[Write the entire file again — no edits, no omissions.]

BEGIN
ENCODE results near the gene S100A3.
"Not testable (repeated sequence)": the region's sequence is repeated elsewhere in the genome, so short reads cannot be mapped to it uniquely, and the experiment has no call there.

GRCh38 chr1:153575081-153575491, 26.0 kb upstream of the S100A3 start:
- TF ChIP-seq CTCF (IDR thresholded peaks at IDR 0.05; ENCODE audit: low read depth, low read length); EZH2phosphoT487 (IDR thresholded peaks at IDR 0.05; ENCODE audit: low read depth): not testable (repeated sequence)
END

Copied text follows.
ENCODE results near the gene S100A3.
"Not testable (repeated sequence)": the region's sequence is repeated elsewhere in the genome, so short reads cannot be mapped to it uniquely, and the experiment has no call there.

GRCh38 chr1:153575081-153575491, 26.0 kb upstream of the S100A3 start:
- TF ChIP-seq CTCF (IDR thresholded peaks at IDR 0.05; ENCODE audit: low read depth, low read length); EZH2phosphoT487 (IDR thresholded peaks at IDR 0.05; ENCODE audit: low read depth): not testable (repeated sequence)